Brother Hubbard in Dublin 1 (+353 1 441 1112) is a cute little hipster joint with high-end coffee and Portlandy vibes. Great ricotta berry pancakes and hearty breakfast fare.
Hatch and Sons in Dublin 2 (+353 1 661 0075) has seasonal mince pies, cute mini cast iron skillets of baked eggs, as well as fruity little scones and soda bread aplenty.
The Bakehouse in Dublin 1 (+353 1 873 4279) is a chic spot known for potato farls, sausage sandwiches, fresh salmon breakfasts, and feminine, cutesy cafe vibes.
Most of the lunches I had in Dublin were perfectly lovely and of comparable quality. Cafes embrace the local food movement and are eager to show their chops when it comes to innovating on seasonal fare. I'll share a few favorites.
Herbstreet in Hanover Quay (+353 1 675 3875) is an adorable quay-side new-Euro restaurant with a hip crowd and peaceful brunch vibes. Best bets: Full Irish breakfast with black pudding, sausage, and corned beef hashbrowns.
Shown above, The Pepper Pot in Powerscourt Centre in Dublin 2 (+353 1 679 4144) specializes in seasonal, homemade organic food and offers a wide range of gluten-free options. Adorable, light-filled cafe to hide away from the rain and enjoy some top-notch people watching. Check out the pretty floral shop, craft supply stores, and fashionable tailors' galleries on your way out.
A visit to the Irish Museum of Modern Art is not complete without lunch at its café, itsa @ IMMA, where delicious homemade food and great service go hand in hand. This is a great place to come if you're with a big group or with kids, as it's a spacious, lovely venue (above) that was recommended in "The Dubliner" as one of the Top 10 Family Friendly Venues in Dublin. Best bets: freshly baked buttermilk scones, creamy fish pie, slice of lemon tart.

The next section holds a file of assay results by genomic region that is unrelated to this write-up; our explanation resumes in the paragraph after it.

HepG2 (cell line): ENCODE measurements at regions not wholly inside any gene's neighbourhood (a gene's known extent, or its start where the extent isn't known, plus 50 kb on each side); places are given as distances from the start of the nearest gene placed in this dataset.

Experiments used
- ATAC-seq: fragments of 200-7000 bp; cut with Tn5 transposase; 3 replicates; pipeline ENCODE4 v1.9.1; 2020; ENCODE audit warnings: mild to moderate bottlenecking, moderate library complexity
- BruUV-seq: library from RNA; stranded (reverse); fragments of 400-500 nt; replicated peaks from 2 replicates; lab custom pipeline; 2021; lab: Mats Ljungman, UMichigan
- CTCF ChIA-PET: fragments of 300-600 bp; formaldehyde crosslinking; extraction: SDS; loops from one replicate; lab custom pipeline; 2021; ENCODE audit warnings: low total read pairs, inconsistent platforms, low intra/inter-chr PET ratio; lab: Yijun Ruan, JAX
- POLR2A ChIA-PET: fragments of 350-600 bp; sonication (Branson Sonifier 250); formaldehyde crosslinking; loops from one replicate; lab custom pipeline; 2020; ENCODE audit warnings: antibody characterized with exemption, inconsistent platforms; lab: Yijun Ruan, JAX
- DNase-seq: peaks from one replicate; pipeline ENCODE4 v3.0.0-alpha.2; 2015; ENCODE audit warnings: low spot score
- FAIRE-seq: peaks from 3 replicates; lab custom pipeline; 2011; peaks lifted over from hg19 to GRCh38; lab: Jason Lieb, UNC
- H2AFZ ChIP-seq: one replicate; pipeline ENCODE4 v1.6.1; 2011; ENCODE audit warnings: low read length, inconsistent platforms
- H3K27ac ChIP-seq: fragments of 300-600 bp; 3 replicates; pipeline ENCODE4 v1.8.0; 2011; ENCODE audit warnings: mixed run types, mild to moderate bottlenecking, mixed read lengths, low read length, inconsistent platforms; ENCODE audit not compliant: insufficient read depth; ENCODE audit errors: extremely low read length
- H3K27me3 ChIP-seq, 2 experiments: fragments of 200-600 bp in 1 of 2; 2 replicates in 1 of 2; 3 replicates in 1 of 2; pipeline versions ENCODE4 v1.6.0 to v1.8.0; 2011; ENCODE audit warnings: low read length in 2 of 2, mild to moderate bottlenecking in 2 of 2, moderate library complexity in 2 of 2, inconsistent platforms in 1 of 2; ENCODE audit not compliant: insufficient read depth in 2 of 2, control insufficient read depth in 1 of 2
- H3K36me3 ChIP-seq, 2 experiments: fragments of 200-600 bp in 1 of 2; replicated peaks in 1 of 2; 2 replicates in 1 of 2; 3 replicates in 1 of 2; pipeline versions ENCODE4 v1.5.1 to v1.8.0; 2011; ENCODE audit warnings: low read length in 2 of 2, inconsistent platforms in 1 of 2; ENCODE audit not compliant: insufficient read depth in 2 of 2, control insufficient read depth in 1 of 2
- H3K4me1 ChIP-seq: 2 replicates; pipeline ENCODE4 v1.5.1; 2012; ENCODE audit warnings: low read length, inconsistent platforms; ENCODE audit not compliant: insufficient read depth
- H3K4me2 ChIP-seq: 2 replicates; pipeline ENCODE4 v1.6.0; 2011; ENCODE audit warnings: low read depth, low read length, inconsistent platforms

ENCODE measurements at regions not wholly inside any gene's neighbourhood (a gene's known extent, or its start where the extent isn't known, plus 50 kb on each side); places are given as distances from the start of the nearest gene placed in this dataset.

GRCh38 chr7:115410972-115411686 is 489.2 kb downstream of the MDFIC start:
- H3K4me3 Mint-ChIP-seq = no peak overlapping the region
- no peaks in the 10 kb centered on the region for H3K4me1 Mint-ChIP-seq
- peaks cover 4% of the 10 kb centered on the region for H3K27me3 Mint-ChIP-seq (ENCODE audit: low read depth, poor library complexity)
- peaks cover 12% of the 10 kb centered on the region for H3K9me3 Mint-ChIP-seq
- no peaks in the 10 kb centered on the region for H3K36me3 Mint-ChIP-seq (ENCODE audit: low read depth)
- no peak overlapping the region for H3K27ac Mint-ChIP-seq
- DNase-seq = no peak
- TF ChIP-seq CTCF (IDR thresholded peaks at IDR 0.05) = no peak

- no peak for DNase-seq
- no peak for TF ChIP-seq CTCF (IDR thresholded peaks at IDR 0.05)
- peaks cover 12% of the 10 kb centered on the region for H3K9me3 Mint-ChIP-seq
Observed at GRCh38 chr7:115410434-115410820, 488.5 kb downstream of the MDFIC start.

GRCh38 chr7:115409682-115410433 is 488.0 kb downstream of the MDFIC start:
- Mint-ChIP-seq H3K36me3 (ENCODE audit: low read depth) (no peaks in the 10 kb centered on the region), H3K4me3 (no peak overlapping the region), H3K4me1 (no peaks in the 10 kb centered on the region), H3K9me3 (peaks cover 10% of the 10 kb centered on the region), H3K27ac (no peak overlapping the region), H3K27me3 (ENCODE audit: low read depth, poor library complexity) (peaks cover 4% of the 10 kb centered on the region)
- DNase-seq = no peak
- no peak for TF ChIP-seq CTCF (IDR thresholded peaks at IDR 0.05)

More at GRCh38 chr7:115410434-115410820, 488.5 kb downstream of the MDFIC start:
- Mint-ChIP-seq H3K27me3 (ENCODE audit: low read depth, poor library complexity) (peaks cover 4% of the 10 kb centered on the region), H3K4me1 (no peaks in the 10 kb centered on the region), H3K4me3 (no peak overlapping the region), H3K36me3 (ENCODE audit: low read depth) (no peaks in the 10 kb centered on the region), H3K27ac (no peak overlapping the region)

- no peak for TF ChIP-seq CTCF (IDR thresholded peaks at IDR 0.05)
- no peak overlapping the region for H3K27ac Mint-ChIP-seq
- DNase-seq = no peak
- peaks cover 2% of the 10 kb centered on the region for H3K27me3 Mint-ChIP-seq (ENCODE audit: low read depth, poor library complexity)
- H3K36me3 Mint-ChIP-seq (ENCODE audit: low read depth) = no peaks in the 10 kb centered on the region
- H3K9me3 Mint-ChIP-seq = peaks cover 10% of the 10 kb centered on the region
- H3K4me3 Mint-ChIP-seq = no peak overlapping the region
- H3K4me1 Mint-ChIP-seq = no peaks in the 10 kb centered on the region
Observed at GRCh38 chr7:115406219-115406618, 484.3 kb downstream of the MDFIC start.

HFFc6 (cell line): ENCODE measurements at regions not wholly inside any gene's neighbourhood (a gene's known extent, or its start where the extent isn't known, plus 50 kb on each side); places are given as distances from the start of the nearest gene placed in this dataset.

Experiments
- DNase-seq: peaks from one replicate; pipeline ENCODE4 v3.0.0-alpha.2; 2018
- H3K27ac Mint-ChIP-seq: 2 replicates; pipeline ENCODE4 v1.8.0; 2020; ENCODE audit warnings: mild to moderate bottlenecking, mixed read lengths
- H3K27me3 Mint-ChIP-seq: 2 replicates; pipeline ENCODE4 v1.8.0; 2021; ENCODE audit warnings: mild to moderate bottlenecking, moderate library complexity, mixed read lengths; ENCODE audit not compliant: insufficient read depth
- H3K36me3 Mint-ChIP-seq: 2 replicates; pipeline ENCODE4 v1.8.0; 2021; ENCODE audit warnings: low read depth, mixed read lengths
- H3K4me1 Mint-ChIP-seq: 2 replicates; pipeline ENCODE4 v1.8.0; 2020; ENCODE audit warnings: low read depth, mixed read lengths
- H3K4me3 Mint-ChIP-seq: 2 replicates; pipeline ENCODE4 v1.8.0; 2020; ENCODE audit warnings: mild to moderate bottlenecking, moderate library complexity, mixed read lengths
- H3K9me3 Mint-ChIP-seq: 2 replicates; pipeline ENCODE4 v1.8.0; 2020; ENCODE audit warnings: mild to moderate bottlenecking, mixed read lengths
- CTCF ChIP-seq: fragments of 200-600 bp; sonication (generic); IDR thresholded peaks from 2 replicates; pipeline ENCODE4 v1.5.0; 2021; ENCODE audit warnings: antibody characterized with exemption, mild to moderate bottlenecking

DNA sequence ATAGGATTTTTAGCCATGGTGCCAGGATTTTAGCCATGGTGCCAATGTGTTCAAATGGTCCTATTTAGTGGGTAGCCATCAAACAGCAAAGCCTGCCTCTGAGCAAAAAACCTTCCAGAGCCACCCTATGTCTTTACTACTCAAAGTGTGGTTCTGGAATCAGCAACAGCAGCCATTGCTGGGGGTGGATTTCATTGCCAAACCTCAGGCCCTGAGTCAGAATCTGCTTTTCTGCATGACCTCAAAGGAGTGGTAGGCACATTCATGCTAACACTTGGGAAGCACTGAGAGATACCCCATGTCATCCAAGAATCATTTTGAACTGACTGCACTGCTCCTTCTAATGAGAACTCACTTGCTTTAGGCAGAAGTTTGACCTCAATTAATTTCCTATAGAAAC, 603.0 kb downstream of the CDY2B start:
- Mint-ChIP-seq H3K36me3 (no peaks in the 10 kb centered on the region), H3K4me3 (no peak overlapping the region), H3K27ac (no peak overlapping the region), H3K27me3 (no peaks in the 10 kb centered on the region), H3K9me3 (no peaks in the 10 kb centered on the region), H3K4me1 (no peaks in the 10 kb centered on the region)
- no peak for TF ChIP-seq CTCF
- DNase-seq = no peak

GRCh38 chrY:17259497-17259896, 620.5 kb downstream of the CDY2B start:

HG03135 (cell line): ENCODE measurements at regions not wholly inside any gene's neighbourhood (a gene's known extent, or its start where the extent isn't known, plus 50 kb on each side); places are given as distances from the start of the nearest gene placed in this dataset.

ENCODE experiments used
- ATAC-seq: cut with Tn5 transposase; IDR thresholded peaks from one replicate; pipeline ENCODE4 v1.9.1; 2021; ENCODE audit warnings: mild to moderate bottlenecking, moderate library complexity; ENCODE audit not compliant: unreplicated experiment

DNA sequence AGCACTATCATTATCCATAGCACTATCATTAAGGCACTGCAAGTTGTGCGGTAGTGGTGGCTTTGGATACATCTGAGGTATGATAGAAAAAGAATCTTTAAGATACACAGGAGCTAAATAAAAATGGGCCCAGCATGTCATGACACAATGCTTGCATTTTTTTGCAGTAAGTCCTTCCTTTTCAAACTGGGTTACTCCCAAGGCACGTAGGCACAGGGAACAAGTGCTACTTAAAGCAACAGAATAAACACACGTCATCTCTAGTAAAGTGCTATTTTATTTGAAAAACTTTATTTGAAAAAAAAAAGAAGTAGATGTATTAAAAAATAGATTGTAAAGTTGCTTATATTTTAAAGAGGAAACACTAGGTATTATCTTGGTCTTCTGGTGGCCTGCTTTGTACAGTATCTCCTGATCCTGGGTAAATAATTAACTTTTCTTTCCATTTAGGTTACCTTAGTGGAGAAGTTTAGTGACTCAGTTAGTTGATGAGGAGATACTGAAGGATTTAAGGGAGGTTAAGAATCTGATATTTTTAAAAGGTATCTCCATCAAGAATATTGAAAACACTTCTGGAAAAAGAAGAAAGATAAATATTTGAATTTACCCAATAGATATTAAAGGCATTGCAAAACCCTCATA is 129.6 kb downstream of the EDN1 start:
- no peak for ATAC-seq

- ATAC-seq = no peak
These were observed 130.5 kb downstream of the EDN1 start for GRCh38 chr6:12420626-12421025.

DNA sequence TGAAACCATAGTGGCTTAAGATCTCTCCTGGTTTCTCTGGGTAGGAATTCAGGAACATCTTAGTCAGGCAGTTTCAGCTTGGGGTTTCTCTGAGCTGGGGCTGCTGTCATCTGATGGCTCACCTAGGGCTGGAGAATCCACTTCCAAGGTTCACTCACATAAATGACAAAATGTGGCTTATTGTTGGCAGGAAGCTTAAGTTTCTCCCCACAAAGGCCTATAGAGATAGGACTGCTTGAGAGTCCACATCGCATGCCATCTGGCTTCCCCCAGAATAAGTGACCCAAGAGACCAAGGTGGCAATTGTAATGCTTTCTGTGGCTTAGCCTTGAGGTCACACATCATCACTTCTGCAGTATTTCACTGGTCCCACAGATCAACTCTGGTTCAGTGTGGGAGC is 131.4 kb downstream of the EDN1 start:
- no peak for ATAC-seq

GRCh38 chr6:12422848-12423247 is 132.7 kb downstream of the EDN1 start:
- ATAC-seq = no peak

The Cake Café in Dublin 2 (+353 1 478 9394) is a must-visit if you love cake or just life in general. Have you ever see the movie "Chocolate" with Johnny Depp? You know how the owner of the chocolate shop creates a really lush, romantic environment in the sweet little cafe she opens up? The Cake Café reminded me a lot of that creative energy. It's in an adorable secret garden location, tucked away in the corner of an alleyway near a stationery shop. Fellow wedding-industry maven and photographer Elisha Clarke was kind enough to meet up with me and show me all around this beautiful corner of Dublin 2.
We enjoyed a divine lunch of petit fours and mini cakes (shown above) and about a hundred different teas. You can see in the photo I'm enjoying a pot of tea, a latte, and a signature soda all at once. Why not? The food is so carefully prepared; you can tell there is a lot of love and attention to detail. Outside, bright rays of springtime sun filtered through the fluttering garden leaves. If it's nice, see if you can sit in the garden, where a divine scent of cake wafts down the alleyway, just off gritty Camden Street.